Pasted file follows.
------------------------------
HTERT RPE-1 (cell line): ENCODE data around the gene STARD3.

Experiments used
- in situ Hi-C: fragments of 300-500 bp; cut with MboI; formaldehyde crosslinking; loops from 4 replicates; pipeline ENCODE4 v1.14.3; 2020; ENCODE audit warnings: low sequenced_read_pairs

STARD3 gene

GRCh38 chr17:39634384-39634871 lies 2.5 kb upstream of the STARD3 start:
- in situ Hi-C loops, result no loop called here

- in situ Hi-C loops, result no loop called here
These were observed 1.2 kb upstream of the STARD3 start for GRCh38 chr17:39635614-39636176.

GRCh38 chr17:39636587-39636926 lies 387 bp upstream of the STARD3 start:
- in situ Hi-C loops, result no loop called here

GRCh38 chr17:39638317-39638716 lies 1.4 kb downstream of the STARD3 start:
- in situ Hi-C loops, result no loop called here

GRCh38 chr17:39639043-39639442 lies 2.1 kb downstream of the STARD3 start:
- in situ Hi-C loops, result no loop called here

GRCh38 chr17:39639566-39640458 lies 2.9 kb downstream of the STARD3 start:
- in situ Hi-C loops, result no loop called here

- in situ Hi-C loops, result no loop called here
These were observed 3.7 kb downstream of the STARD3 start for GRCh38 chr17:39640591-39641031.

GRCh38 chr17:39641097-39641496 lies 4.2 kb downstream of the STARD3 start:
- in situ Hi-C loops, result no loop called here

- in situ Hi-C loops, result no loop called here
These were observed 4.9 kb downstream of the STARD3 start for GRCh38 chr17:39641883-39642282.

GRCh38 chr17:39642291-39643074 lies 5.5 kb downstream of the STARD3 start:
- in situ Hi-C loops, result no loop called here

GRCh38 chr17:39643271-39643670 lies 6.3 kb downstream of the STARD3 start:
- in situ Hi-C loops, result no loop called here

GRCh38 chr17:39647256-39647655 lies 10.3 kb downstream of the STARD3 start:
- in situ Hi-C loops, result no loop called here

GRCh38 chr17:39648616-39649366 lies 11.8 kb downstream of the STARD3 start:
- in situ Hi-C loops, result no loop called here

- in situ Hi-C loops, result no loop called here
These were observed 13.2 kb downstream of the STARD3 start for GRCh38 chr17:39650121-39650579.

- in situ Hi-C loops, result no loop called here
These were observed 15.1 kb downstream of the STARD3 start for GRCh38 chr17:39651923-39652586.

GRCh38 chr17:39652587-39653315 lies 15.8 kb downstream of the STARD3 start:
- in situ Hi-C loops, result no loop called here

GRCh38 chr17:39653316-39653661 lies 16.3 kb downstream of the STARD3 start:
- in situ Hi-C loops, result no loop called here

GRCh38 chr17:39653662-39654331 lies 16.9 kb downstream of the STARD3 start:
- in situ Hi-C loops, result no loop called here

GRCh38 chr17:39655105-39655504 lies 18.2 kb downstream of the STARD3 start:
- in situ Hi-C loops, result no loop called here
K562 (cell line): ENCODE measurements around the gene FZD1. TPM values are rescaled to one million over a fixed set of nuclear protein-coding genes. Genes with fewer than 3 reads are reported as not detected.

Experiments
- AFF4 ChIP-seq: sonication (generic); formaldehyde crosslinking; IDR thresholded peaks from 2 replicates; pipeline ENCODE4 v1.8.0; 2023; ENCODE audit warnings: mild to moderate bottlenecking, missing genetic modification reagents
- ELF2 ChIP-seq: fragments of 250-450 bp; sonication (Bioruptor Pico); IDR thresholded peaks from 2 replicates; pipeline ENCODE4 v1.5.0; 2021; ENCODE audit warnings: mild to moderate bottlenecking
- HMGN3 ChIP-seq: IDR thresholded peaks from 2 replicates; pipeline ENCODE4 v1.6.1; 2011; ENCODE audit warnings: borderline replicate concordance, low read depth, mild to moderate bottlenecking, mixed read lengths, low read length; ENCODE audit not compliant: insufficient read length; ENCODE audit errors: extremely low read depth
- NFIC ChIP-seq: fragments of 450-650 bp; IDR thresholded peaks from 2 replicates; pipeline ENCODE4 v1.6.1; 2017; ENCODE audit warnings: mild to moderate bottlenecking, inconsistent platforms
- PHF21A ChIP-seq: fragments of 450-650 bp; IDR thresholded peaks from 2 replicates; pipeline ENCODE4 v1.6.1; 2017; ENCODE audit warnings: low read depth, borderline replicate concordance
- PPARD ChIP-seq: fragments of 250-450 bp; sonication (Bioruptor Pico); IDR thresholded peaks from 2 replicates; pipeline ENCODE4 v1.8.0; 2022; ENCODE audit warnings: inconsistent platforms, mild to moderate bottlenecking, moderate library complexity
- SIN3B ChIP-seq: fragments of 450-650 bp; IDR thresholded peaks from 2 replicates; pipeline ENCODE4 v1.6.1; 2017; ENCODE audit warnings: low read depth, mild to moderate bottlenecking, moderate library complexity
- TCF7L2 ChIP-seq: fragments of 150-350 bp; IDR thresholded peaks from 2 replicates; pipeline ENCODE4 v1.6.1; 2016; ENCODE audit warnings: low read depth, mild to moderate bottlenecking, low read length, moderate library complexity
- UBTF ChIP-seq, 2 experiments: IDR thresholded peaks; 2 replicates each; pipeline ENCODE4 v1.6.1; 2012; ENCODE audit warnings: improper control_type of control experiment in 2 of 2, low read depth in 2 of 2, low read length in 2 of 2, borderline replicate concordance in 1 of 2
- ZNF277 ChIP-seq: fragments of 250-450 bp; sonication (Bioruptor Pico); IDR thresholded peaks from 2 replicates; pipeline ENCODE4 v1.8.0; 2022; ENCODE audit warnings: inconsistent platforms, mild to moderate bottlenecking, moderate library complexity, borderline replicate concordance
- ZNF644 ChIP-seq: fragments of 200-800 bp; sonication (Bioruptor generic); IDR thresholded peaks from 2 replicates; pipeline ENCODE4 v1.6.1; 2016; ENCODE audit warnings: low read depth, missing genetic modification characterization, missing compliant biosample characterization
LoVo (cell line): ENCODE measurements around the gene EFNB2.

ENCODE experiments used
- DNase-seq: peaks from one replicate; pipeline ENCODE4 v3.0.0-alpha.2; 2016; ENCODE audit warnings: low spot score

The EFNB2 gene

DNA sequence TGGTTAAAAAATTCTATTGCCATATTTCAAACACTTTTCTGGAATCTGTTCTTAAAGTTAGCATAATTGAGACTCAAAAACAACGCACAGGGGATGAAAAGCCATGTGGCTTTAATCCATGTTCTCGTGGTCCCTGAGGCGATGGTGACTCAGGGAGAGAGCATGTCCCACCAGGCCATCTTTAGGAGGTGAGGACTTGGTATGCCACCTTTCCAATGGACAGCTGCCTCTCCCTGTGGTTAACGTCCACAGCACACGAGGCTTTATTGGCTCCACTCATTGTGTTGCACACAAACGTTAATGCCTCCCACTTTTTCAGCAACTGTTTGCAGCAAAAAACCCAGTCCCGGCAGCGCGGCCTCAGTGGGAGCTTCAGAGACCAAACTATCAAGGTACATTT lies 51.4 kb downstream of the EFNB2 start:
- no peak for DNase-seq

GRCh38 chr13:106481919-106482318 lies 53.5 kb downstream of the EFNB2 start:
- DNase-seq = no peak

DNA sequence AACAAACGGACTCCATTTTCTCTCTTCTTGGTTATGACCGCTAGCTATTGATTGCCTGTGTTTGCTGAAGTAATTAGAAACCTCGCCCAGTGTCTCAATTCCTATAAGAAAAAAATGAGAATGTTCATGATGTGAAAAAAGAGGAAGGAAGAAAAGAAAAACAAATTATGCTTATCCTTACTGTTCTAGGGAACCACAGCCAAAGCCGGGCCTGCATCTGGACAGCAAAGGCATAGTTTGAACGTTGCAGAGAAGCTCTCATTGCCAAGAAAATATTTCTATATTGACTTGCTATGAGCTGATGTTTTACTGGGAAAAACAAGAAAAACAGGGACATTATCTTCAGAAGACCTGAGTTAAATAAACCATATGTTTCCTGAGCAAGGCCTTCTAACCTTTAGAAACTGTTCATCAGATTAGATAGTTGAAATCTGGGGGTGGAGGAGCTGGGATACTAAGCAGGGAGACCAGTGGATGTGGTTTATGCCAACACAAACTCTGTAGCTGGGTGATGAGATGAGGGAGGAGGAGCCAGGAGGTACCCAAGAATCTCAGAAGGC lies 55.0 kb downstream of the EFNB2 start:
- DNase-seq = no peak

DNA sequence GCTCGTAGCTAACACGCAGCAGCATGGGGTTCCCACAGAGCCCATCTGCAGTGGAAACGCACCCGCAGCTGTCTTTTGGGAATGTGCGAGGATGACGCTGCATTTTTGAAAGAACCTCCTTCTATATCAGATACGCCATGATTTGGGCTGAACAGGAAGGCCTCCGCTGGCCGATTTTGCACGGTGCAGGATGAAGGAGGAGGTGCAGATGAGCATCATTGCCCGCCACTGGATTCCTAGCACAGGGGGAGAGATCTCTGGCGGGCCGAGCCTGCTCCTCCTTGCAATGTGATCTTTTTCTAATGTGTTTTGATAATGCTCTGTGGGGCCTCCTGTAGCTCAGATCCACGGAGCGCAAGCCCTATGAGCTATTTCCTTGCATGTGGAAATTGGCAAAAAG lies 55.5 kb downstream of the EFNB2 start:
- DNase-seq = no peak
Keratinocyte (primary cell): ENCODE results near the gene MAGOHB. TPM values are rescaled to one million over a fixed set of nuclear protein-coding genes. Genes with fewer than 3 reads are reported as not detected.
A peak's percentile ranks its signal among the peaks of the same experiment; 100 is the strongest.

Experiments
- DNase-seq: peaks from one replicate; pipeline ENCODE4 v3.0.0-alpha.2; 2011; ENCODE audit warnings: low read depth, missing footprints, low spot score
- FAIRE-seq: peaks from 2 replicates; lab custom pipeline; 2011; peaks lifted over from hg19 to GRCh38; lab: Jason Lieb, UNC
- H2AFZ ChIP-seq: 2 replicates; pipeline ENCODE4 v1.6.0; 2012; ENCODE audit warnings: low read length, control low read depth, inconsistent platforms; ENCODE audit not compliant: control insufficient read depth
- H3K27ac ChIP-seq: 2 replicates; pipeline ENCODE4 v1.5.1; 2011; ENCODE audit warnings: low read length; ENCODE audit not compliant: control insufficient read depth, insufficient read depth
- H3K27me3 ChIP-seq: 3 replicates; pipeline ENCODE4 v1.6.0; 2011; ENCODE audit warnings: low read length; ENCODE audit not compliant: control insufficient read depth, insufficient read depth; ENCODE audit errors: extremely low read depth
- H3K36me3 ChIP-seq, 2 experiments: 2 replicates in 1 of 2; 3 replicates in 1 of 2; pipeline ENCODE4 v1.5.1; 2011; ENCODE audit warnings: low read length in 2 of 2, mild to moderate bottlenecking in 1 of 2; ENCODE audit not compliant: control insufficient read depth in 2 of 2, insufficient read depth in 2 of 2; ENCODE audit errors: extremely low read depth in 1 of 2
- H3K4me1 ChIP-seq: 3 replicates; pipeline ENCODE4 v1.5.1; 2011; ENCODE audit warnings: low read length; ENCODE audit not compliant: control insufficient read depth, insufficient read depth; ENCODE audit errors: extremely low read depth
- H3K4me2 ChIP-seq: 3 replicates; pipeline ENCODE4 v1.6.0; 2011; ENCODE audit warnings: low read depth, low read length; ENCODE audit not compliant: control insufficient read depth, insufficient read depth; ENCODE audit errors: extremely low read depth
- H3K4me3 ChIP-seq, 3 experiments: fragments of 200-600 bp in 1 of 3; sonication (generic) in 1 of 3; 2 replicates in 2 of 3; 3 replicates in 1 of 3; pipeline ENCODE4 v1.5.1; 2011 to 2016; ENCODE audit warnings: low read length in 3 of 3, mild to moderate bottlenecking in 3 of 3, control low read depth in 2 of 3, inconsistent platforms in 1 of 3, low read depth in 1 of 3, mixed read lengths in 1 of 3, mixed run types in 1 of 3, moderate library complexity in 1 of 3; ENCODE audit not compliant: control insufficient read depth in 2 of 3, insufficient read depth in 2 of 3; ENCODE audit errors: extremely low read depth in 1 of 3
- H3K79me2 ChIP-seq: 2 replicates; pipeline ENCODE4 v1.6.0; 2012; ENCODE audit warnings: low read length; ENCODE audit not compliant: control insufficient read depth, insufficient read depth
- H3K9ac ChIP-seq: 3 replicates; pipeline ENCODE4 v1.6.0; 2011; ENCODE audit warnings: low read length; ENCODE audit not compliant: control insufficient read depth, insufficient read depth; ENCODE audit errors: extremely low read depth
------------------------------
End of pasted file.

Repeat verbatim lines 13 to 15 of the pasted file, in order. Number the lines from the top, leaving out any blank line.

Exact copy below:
GRCh38 chr17:39639043-39639442 lies 2.1 kb downstream of the STARD3 start:
- in situ Hi-C loops, result no loop called here

GRCh38 chr17:39639566-39640458 lies 2.9 kb downstream of the STARD3 start: